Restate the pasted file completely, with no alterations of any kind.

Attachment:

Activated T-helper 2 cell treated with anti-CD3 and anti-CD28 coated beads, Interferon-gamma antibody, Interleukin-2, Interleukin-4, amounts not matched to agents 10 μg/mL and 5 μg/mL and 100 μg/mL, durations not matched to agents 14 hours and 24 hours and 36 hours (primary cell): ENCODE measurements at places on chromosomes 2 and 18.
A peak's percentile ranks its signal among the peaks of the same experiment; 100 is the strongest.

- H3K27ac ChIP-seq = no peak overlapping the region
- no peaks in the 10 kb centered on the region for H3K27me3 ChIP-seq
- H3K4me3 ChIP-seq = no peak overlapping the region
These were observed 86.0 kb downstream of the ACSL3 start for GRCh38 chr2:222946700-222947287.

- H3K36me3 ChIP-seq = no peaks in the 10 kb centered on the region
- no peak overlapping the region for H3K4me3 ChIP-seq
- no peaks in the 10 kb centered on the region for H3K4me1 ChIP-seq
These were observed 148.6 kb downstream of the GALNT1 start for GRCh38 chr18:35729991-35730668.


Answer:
Activated T-helper 2 cell treated with anti-CD3 and anti-CD28 coated beads, Interferon-gamma antibody, Interleukin-2, Interleukin-4, amounts not matched to agents 10 μg/mL and 5 μg/mL and 100 μg/mL, durations not matched to agents 14 hours and 24 hours and 36 hours (primary cell): ENCODE measurements at places on chromosomes 2 and 18.
A peak's percentile ranks its signal among the peaks of the same experiment; 100 is the strongest.

- H3K27ac ChIP-seq = no peak overlapping the region
- no peaks in the 10 kb centered on the region for H3K27me3 ChIP-seq
- H3K4me3 ChIP-seq = no peak overlapping the region
These were observed 86.0 kb downstream of the ACSL3 start for GRCh38 chr2:222946700-222947287.

- H3K36me3 ChIP-seq = no peaks in the 10 kb centered on the region
- no peak overlapping the region for H3K4me3 ChIP-seq
- no peaks in the 10 kb centered on the region for H3K4me1 ChIP-seq
These were observed 148.6 kb downstream of the GALNT1 start for GRCh38 chr18:35729991-35730668.